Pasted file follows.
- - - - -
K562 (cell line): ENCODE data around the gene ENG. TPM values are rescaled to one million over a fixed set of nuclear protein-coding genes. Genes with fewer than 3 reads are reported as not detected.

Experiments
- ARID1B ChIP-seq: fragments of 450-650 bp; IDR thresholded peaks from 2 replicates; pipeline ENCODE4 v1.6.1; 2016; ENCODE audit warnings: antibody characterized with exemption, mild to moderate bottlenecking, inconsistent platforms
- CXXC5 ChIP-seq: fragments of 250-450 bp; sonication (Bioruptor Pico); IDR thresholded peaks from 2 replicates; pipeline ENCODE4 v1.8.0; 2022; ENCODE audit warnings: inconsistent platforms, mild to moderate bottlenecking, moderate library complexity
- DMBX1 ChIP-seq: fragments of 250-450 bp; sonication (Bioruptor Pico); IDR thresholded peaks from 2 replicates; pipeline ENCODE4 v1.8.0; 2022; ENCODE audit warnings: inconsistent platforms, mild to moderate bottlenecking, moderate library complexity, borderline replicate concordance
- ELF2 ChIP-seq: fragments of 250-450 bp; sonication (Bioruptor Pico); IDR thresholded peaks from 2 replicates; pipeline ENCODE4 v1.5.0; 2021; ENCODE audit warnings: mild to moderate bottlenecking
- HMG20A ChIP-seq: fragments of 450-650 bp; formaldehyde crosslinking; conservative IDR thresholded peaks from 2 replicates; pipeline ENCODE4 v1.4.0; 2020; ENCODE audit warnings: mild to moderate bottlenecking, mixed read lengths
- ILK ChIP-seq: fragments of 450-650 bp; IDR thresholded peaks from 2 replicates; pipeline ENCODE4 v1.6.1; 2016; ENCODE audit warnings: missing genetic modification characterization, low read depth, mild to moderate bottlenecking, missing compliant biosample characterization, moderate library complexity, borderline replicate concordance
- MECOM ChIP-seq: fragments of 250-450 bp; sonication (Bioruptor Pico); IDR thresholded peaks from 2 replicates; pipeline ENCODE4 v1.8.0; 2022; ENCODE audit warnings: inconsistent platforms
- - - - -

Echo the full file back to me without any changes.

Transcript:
K562 (cell line): ENCODE data around the gene ENG. TPM values are rescaled to one million over a fixed set of nuclear protein-coding genes. Genes with fewer than 3 reads are reported as not detected.

Experiments
- ARID1B ChIP-seq: fragments of 450-650 bp; IDR thresholded peaks from 2 replicates; pipeline ENCODE4 v1.6.1; 2016; ENCODE audit warnings: antibody characterized with exemption, mild to moderate bottlenecking, inconsistent platforms
- CXXC5 ChIP-seq: fragments of 250-450 bp; sonication (Bioruptor Pico); IDR thresholded peaks from 2 replicates; pipeline ENCODE4 v1.8.0; 2022; ENCODE audit warnings: inconsistent platforms, mild to moderate bottlenecking, moderate library complexity
- DMBX1 ChIP-seq: fragments of 250-450 bp; sonication (Bioruptor Pico); IDR thresholded peaks from 2 replicates; pipeline ENCODE4 v1.8.0; 2022; ENCODE audit warnings: inconsistent platforms, mild to moderate bottlenecking, moderate library complexity, borderline replicate concordance
- ELF2 ChIP-seq: fragments of 250-450 bp; sonication (Bioruptor Pico); IDR thresholded peaks from 2 replicates; pipeline ENCODE4 v1.5.0; 2021; ENCODE audit warnings: mild to moderate bottlenecking
- HMG20A ChIP-seq: fragments of 450-650 bp; formaldehyde crosslinking; conservative IDR thresholded peaks from 2 replicates; pipeline ENCODE4 v1.4.0; 2020; ENCODE audit warnings: mild to moderate bottlenecking, mixed read lengths
- ILK ChIP-seq: fragments of 450-650 bp; IDR thresholded peaks from 2 replicates; pipeline ENCODE4 v1.6.1; 2016; ENCODE audit warnings: missing genetic modification characterization, low read depth, mild to moderate bottlenecking, missing compliant biosample characterization, moderate library complexity, borderline replicate concordance
- MECOM ChIP-seq: fragments of 250-450 bp; sonication (Bioruptor Pico); IDR thresholded peaks from 2 replicates; pipeline ENCODE4 v1.8.0; 2022; ENCODE audit warnings: inconsistent platforms